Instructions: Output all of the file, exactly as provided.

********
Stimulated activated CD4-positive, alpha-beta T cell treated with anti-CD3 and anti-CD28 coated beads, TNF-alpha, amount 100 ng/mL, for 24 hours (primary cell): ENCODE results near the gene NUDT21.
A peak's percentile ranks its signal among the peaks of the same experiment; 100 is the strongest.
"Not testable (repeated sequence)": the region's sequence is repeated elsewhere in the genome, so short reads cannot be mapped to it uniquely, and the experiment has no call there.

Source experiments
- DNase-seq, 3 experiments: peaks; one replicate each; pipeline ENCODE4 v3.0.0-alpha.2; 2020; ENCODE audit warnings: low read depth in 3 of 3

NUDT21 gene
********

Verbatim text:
Stimulated activated CD4-positive, alpha-beta T cell treated with anti-CD3 and anti-CD28 coated beads, TNF-alpha, amount 100 ng/mL, for 24 hours (primary cell): ENCODE results near the gene NUDT21.
A peak's percentile ranks its signal among the peaks of the same experiment; 100 is the strongest.
"Not testable (repeated sequence)": the region's sequence is repeated elsewhere in the genome, so short reads cannot be mapped to it uniquely, and the experiment has no call there.

Source experiments
- DNase-seq, 3 experiments: peaks; one replicate each; pipeline ENCODE4 v3.0.0-alpha.2; 2020; ENCODE audit warnings: low read depth in 3 of 3

NUDT21 gene